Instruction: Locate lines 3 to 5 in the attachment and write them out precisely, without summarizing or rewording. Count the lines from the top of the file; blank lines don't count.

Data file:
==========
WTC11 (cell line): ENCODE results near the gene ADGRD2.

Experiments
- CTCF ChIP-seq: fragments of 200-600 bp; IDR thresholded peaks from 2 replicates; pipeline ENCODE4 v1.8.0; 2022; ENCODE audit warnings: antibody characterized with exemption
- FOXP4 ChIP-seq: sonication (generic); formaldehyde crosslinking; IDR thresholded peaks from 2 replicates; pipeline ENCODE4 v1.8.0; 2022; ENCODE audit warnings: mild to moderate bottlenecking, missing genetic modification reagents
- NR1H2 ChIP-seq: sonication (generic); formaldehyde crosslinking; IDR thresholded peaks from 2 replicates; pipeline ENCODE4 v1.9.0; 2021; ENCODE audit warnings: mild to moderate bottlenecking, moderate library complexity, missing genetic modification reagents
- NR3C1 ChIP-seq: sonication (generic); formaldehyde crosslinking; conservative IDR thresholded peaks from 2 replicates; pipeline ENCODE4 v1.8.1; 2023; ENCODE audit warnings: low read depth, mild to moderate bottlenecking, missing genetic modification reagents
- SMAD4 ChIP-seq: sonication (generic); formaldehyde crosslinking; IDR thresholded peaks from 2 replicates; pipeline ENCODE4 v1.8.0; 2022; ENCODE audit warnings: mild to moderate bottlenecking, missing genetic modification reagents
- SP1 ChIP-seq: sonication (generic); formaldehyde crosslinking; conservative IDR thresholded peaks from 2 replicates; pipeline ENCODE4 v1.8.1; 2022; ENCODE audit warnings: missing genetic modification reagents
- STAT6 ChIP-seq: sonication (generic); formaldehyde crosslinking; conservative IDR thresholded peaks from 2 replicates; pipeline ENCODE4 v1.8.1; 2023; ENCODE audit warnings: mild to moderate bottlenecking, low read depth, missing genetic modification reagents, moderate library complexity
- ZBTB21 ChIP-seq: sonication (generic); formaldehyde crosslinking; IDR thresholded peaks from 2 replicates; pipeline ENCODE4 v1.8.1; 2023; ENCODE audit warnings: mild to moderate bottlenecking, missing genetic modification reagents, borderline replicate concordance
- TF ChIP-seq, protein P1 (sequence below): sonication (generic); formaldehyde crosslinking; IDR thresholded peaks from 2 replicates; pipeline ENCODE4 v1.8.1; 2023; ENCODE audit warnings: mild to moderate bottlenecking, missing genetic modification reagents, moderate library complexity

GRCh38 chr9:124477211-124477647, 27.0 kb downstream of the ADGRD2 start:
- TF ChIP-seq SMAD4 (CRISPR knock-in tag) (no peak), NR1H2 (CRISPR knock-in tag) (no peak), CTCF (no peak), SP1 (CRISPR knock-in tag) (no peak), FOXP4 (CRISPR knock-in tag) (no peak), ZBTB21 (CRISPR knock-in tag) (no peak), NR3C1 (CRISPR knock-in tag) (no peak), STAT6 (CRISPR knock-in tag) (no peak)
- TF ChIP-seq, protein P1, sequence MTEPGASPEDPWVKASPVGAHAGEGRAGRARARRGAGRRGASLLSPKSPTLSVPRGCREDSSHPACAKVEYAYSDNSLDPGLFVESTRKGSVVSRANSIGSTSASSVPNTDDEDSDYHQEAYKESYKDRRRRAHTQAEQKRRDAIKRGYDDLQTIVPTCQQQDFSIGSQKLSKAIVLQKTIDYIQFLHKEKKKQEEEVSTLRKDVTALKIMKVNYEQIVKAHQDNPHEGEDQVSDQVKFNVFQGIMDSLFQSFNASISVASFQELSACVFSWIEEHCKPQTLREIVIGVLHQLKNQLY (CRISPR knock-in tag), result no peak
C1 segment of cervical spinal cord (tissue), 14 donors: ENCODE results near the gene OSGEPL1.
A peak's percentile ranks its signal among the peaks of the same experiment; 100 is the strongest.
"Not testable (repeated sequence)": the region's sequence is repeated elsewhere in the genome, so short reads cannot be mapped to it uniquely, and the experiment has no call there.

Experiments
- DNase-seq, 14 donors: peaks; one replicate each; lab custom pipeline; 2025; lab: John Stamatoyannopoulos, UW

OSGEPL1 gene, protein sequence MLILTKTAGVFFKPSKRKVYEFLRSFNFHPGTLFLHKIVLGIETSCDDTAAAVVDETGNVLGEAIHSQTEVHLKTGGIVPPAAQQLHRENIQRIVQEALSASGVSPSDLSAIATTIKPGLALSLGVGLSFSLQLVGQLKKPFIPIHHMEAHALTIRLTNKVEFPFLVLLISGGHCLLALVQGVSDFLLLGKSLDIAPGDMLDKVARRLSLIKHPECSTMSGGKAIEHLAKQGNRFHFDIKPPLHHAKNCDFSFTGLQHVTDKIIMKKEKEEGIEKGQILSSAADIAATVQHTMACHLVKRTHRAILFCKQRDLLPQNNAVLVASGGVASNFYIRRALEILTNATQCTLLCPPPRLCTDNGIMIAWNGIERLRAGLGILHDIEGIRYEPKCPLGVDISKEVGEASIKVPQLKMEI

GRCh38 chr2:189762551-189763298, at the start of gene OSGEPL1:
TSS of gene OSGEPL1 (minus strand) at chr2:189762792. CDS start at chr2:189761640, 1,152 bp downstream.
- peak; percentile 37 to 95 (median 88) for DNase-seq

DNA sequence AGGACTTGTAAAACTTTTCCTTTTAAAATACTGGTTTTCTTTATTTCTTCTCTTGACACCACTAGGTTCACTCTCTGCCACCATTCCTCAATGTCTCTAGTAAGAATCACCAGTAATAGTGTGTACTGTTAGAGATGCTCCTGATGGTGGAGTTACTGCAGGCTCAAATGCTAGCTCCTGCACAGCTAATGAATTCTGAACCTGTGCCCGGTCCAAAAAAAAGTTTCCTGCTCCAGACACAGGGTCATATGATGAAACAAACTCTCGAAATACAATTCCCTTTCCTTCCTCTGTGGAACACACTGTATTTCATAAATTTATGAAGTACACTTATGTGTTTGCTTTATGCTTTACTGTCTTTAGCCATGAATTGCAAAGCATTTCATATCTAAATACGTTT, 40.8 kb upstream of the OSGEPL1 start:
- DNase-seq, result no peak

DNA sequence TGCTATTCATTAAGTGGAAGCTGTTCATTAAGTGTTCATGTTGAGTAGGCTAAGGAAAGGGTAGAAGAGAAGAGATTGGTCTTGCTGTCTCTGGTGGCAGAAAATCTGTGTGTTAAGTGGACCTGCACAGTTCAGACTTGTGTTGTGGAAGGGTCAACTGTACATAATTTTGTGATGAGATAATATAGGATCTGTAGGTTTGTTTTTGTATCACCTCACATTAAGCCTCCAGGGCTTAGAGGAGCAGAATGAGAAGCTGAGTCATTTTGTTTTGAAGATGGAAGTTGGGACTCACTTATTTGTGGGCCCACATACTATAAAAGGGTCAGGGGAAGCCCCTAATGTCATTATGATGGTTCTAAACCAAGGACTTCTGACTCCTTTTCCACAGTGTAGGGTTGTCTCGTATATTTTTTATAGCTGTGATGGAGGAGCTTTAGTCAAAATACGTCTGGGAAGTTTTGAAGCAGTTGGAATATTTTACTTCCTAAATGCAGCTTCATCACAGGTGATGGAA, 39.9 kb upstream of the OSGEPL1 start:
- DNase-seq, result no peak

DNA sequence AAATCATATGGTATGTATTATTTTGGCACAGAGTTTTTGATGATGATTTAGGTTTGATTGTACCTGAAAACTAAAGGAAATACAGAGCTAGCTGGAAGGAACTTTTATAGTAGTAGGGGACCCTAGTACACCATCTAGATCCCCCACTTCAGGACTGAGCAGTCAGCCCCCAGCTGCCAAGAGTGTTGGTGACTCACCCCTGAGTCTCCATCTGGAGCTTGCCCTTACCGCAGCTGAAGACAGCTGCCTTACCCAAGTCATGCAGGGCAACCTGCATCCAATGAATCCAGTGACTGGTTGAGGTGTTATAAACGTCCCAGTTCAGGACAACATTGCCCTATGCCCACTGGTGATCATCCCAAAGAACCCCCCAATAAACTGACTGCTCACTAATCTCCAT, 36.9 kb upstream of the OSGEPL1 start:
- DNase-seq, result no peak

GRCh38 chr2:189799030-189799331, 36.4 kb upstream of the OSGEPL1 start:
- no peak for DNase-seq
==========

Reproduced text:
- CTCF ChIP-seq: fragments of 200-600 bp; IDR thresholded peaks from 2 replicates; pipeline ENCODE4 v1.8.0; 2022; ENCODE audit warnings: antibody characterized with exemption
- FOXP4 ChIP-seq: sonication (generic); formaldehyde crosslinking; IDR thresholded peaks from 2 replicates; pipeline ENCODE4 v1.8.0; 2022; ENCODE audit warnings: mild to moderate bottlenecking, missing genetic modification reagents
- NR1H2 ChIP-seq: sonication (generic); formaldehyde crosslinking; IDR thresholded peaks from 2 replicates; pipeline ENCODE4 v1.9.0; 2021; ENCODE audit warnings: mild to moderate bottlenecking, moderate library complexity, missing genetic modification reagents